october 28, 2015

Border Report

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Nogales CBP Officers seize $757K in hard drugs

Customs and Border Protection officers arrested four male Mexican nationals allegedly involved in separate smuggling attempts at the Port of Nogales over the weekend, resulting in the seizure of more than 109 pounds of cocaine and methamphetamine.

Officers at the Dennis DeConcini crossing referred Cesar Rafael Garcia-Amaya, 40, of Hermosillo, Sonora, Mexico, for further inspection of his Ford sedan early Monday (Oct. 19). A CBP narcotics-detection canine alerted to the presence of drugs behind the front fenders where officers found nearly 27 pounds of cocaine worth almost $278,000.

Saturday (Oct. 17), officers at the Mariposa crossing referred Jorge Humberto Mitani-Samaniego, 37, of Navojoa, Sonora, Mexico, for further inspection of his Nissan sedan. After a CBP narcotics-detection canine alerted to the presence of drugs within a front wheel well, officers found nearly 31 pounds of cocaine worth just more than $323,000.

Earlier that morning, officers at the DeConcini crossing referred Francisco Javier Nava-Reyes, 28, of Nogales, Sonora, Mexico, for inspection of his Pontiac sedan. A narcotics canine then alerted to the vehicle’s rocker panels where officers found nearly 19 pounds of meth worth close to $57,000.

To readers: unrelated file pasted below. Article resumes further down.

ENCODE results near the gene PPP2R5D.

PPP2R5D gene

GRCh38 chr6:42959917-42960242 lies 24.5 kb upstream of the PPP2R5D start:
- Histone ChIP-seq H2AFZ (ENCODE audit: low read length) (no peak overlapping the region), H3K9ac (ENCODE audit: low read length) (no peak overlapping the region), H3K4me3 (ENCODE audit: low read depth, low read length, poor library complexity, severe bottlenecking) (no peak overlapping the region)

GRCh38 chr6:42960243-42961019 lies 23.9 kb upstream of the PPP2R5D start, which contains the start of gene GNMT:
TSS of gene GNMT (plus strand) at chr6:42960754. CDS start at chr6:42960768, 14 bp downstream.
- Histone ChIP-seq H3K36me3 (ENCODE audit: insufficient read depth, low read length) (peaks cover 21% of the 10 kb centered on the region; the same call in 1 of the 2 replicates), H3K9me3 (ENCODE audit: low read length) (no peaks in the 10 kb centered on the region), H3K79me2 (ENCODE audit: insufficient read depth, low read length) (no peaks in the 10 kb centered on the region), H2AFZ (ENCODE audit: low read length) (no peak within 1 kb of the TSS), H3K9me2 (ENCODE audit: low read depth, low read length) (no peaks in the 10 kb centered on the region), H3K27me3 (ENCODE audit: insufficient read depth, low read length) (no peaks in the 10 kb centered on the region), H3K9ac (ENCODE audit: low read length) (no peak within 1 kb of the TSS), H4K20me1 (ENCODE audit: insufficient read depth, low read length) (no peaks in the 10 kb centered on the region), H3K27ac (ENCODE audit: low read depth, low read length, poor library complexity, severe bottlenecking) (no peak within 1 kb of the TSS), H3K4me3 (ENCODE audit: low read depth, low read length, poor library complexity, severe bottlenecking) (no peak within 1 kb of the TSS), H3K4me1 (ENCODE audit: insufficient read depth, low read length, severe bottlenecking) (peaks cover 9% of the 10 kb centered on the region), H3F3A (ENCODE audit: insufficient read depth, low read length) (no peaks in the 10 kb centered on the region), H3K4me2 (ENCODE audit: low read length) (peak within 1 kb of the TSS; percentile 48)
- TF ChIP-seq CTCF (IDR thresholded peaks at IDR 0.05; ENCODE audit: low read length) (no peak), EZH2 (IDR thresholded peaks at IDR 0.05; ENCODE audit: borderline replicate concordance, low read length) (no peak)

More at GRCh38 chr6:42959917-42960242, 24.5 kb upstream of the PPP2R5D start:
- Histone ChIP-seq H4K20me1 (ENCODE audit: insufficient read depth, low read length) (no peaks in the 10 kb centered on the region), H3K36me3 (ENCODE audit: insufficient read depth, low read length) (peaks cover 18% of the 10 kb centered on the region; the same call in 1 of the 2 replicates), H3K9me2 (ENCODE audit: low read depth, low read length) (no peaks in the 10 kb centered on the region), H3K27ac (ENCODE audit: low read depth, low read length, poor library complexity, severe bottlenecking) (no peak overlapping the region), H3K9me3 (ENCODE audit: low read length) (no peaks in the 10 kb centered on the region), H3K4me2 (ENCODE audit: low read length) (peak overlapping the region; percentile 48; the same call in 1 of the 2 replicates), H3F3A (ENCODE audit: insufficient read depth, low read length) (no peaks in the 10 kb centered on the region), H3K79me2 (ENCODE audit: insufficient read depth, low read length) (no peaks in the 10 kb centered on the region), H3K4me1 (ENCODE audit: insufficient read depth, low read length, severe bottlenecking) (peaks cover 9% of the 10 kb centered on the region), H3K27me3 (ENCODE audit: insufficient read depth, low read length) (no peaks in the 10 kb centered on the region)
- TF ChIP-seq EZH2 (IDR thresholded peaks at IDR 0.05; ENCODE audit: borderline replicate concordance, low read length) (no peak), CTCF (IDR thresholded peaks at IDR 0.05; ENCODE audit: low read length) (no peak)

Friday (Oct. 16), officers at the DeConcini crossing referred a Ford Ranger, driven by Fidel Aguiluz-Ibarra, 41, of Nogales, Sonora, Mexico, for additional inspection. Officers then found more than 33 pounds of meth, valued in excess of $99,000, in vehicle’s rocker panels.

CBP officers seized all drugs and turned all suspects over to U.S. Immigration and Customs Enforcement’s Homeland Security Investigations.

Federal law allows officers to charge individuals by complaint, a method that allows the filing of charges for criminal activity without inferring guilt. An individual is presumed innocent unless and until competent evidence is presented to a jury that establishes guilt beyond a reasonable doubt.

CBP's Office of Field Operations is the primary organization within Homeland Security tasked with an anti-terrorism mission at our nation’s ports. CBP officers screen all people, vehicles and goods entering the United States while facilitating the flow of legitimate trade and travel. Their mission also includes carrying out border-related duties, including narcotics interdiction, enforcing immigration and trade laws, and protecting the nation's food supply and agriculture industry from pests and diseases.

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